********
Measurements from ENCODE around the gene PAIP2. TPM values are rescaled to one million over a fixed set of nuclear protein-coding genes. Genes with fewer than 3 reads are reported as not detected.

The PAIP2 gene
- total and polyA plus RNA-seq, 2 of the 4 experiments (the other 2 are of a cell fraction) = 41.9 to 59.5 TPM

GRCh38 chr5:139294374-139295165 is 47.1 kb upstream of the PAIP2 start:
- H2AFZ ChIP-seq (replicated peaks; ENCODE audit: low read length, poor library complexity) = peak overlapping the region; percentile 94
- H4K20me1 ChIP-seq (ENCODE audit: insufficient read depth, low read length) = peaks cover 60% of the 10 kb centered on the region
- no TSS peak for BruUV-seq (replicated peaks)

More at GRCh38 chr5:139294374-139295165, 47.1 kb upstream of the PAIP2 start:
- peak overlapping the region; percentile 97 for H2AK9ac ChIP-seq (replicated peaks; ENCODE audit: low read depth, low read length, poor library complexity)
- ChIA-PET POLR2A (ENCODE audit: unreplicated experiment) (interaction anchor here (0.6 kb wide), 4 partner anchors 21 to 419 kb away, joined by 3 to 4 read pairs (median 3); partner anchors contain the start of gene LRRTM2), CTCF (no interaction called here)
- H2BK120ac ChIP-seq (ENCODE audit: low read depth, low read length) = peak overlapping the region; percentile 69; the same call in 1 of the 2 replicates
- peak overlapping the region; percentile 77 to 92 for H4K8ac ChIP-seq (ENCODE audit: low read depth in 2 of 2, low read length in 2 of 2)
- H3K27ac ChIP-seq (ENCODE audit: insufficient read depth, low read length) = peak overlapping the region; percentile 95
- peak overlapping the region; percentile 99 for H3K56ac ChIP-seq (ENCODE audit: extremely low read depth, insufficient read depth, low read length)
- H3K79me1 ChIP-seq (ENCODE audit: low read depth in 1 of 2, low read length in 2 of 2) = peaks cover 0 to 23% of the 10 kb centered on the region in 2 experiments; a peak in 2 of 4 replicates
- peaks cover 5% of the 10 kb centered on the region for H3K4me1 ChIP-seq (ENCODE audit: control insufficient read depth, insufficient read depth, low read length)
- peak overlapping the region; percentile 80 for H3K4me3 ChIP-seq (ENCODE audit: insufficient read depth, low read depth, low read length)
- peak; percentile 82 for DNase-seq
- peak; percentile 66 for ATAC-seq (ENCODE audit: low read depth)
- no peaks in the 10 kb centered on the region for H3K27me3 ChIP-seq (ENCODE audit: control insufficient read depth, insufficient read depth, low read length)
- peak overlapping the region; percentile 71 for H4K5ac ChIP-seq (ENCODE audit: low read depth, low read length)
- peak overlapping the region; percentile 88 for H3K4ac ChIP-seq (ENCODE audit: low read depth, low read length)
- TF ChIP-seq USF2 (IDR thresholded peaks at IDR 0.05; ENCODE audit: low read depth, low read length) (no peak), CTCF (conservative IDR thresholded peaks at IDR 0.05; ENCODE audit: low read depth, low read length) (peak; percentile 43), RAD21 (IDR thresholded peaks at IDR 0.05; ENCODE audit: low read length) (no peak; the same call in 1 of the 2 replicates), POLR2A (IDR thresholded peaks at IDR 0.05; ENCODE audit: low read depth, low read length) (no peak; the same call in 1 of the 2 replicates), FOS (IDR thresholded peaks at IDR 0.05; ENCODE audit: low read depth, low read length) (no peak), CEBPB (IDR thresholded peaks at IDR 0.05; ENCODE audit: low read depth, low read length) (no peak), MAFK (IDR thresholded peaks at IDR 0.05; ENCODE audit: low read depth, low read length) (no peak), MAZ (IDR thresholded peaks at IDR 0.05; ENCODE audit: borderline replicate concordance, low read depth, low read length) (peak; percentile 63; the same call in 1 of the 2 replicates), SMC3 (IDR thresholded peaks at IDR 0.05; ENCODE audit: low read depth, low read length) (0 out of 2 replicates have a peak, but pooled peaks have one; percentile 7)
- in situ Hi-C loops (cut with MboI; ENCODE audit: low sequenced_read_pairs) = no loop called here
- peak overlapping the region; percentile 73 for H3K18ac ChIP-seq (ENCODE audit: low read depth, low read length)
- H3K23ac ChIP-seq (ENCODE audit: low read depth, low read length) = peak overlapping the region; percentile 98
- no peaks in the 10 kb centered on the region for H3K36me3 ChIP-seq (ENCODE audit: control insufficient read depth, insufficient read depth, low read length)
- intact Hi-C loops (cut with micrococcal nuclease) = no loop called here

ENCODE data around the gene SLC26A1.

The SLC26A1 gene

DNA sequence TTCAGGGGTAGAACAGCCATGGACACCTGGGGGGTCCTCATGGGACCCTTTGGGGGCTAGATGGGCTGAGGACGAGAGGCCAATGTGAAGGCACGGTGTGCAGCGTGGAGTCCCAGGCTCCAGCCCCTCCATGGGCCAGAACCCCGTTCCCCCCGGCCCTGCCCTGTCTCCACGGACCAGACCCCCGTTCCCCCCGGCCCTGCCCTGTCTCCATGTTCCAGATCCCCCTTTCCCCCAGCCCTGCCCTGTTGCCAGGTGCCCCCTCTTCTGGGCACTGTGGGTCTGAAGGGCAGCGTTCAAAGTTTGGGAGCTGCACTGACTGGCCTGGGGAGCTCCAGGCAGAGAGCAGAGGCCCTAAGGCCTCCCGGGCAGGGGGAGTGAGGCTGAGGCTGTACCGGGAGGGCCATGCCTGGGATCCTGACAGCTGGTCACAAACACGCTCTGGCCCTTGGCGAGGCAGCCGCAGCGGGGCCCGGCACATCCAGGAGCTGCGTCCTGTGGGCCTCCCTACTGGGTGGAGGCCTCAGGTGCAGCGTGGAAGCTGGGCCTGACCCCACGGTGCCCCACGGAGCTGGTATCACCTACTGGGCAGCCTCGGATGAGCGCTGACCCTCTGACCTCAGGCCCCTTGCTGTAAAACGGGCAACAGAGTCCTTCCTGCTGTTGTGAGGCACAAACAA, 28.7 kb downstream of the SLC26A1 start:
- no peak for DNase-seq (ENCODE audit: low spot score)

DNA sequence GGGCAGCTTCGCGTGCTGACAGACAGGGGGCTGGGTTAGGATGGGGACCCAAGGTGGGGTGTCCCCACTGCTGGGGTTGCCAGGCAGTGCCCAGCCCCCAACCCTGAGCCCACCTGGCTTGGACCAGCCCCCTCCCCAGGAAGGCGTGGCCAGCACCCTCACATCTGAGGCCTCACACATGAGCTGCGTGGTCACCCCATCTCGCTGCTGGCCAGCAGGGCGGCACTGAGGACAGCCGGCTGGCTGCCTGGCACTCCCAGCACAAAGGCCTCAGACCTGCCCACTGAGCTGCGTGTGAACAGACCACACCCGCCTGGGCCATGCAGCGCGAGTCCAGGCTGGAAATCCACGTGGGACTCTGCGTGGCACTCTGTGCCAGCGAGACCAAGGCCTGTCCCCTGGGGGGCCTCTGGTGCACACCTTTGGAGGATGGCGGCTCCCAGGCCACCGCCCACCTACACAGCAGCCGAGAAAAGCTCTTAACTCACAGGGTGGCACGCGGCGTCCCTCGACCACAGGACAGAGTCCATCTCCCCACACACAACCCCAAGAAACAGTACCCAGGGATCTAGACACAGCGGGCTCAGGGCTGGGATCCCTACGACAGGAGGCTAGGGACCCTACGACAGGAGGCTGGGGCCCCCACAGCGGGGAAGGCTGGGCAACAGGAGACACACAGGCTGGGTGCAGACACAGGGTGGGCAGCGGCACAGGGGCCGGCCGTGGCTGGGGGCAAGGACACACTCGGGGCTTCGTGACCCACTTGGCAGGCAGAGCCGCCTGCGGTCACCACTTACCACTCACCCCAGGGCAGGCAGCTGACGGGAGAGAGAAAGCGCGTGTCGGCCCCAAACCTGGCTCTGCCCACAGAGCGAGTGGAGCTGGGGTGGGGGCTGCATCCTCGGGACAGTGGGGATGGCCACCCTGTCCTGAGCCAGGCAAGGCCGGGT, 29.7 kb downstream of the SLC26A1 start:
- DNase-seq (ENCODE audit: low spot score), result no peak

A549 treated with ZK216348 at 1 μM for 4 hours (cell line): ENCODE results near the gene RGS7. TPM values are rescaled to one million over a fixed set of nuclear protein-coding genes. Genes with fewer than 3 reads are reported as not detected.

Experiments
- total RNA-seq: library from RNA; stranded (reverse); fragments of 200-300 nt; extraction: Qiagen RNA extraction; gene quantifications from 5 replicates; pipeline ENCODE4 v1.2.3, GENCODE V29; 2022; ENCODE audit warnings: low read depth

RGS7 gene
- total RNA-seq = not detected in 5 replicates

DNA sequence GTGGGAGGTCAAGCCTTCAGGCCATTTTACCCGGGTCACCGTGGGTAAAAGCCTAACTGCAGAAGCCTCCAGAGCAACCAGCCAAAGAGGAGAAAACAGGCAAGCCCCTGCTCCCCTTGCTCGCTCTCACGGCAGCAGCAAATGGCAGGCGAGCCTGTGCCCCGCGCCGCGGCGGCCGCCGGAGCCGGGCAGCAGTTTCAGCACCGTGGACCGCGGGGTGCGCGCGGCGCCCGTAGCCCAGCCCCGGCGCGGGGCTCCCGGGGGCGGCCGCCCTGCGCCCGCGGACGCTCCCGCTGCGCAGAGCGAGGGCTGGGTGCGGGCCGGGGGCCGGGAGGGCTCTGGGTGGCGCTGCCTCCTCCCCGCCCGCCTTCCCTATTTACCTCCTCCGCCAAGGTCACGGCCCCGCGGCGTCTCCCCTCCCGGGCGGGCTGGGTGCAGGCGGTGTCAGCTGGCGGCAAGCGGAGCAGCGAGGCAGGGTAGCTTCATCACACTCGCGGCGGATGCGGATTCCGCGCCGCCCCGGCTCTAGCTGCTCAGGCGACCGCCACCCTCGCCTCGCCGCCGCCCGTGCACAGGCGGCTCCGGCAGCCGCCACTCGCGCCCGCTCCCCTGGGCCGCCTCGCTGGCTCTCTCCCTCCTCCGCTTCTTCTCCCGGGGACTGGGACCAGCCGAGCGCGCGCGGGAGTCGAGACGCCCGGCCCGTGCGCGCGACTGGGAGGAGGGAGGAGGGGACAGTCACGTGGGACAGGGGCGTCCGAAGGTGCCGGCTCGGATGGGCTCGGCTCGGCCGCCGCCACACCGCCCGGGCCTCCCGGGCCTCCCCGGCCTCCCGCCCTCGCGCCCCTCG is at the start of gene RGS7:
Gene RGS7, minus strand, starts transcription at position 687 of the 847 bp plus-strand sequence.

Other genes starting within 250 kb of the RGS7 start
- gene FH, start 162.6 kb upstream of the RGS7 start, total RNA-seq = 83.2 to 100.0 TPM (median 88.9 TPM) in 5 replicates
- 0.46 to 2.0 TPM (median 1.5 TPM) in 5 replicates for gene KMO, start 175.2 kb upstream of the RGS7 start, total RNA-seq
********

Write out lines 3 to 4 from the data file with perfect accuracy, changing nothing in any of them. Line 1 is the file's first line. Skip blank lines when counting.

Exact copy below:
- total and polyA plus RNA-seq, 2 of the 4 experiments (the other 2 are of a cell fraction) = 41.9 to 59.5 TPM

GRCh38 chr5:139294374-139295165 is 47.1 kb upstream of the PAIP2 start: